Posted December 30, 2005 - 05:25 PM

#8

Thanks for the input, you told me what thought, but I needed a push.Well I tore the bike apart and sent the head to Forward Motion for a complete rebuild. Cylinder checks to spec with bore gage and piston Mic's up good also but it was replaced last year. I did not replace the timing chain last year so I will do it this time. I will let you know how it runs in the end. Thanks for the help.



How much is the head work costing?

  • falshh

Posted December 30, 2005 - 08:01 PM

#9

according to dirt bike magazine you should be able to do the valves about 3 times before the valve seats need to be redone, they did say that if you waited to long to do the valves you would likely have to do the seats.

one interesting point they made was the yamaha 450 can only have the seats done maybe once and sometimes, not even that, I cant remember why I dont think there is much to cut on the yz's but I cant remember for sure,I just know it made me think Its better to install new valves more often and dont worry about the seats.

They also reccomended switching to kibblewhite stainless valves and matching springs and said you would get seven times more life out of the engine before rebuild.

anyway this is just info I am passing on from dirt bike mag.

If you catch the valves before they have hurt the seats you can buy the valve tool and put a new set of valves and springs in yourself at home.

  • JSanfilippo

Posted December 31, 2005 - 02:14 AM

#10

according to dirt bike magazine you should be able to do the valves about 3 times before the valve seats need to be redone, they did say that if you waited to long to do the valves you would likely have to do the seats.

one interesting point they made was the yamaha 450 can only have the seats done maybe once and sometimes, not even that, I cant remember why I dont think there is much to cut on the yz's but I cant remember for sure,I just know it made me think Its better to install new valves more often and dont worry about the seats.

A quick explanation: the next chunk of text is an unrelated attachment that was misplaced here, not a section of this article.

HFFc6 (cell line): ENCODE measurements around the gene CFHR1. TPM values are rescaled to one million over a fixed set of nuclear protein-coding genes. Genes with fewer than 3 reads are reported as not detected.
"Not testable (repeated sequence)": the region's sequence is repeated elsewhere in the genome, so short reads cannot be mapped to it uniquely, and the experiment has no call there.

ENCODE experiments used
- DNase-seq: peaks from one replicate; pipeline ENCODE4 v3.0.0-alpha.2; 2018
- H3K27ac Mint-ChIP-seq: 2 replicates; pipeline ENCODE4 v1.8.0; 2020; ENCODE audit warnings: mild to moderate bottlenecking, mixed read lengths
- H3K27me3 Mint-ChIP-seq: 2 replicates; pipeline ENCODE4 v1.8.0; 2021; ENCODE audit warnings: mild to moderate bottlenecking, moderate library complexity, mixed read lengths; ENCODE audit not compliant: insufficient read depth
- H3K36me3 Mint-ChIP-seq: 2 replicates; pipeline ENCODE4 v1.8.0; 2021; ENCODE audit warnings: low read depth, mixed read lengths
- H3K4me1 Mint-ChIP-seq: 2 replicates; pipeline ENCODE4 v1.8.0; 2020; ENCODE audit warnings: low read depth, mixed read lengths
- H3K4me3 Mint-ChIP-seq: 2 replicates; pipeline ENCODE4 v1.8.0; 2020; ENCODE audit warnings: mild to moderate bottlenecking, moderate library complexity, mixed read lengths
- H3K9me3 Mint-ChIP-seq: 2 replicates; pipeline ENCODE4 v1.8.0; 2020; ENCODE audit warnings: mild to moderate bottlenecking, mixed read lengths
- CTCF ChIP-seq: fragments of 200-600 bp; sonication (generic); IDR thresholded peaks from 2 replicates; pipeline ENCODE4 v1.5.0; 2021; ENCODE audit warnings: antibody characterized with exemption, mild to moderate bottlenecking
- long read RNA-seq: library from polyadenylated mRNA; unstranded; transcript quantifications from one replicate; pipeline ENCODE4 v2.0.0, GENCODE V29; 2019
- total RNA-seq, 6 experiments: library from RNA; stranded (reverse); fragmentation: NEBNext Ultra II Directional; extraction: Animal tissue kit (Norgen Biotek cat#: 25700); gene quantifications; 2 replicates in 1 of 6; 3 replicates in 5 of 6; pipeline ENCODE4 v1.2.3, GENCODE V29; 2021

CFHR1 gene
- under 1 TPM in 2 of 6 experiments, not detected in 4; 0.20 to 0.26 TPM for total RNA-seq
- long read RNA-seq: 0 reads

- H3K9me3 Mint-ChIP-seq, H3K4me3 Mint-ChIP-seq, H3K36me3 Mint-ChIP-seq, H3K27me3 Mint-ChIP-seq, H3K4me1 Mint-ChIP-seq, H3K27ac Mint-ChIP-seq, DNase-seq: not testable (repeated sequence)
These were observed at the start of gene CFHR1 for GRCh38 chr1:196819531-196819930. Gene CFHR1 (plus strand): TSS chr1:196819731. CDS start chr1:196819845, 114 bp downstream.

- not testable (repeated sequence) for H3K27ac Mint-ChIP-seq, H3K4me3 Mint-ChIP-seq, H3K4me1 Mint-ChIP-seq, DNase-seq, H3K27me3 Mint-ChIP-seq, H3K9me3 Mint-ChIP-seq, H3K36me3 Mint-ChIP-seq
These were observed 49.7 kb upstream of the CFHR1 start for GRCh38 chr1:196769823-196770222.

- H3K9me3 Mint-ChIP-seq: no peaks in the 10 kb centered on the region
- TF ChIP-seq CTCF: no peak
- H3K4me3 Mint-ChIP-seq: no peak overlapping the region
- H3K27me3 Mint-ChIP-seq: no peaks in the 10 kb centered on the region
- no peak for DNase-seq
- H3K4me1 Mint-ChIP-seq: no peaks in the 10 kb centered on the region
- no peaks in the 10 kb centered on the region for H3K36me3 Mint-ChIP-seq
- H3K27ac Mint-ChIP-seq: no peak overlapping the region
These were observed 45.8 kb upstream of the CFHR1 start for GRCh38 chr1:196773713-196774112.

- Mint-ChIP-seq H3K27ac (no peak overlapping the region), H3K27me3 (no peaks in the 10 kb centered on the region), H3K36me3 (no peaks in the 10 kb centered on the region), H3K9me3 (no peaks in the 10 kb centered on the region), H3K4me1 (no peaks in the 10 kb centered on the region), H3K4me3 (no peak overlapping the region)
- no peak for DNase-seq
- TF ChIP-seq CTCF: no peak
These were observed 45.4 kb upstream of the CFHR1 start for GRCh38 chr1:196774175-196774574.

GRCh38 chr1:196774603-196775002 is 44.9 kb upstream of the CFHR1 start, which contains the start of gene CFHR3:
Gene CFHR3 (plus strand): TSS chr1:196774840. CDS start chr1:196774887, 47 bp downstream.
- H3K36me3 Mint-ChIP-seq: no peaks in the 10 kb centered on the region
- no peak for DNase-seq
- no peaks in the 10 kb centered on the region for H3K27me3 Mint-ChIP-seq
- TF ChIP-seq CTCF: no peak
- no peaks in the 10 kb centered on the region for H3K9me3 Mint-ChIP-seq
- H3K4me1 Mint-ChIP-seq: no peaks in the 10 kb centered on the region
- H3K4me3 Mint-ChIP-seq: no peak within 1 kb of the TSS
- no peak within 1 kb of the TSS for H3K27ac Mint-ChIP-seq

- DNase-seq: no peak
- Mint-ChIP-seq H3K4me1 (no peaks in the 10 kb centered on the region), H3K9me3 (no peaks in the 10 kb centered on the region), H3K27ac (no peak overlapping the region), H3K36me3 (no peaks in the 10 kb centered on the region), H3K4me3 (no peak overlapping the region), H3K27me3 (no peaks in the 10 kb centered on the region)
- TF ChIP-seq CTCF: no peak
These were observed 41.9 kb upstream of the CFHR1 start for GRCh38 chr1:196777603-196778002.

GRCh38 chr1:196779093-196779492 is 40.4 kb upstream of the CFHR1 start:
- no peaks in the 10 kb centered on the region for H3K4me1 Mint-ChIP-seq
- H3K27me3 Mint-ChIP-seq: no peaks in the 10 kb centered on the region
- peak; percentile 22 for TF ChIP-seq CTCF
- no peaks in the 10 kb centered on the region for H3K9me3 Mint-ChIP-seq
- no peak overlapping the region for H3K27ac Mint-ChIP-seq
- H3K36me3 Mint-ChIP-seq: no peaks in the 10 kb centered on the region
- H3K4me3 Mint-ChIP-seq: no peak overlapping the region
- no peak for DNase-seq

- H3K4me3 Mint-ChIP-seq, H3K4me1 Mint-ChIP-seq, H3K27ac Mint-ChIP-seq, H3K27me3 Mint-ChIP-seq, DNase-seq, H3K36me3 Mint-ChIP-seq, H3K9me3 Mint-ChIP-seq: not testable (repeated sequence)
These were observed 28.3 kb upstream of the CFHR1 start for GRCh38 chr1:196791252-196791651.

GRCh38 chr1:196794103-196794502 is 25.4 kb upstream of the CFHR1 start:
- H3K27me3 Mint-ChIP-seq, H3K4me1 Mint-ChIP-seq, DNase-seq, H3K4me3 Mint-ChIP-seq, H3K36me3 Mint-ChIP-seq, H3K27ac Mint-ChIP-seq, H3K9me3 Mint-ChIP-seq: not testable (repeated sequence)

They also reccomended switching to kibblewhite stainless valves and matching springs and said you would get seven times more life out of the engine before rebuild.

anyway this is just info I am passing on from dirt bike mag.

If you catch the valves before they have hurt the seats you can buy the valve tool and put a new set of valves and springs in yourself at home.



Very interesting!!

  • foreverblue

Posted December 31, 2005 - 07:53 AM

#11

The head rebuild cost $545, includes re cutting seats, porting, new seals, retainers, springs, gasket kit and black diamond stainless steel valves. The head was sent to Eric Gorr's Forward Motion.

  • 642MX

Posted December 31, 2005 - 01:22 PM

#12

The head rebuild cost $545, includes re cutting seats, porting, new seals, retainers, springs, gasket kit and black diamond stainless steel valves. The head was sent to Eric Gorr's Forward Motion.



That actually sounds like a deal. Most of that is probably parts isn't it?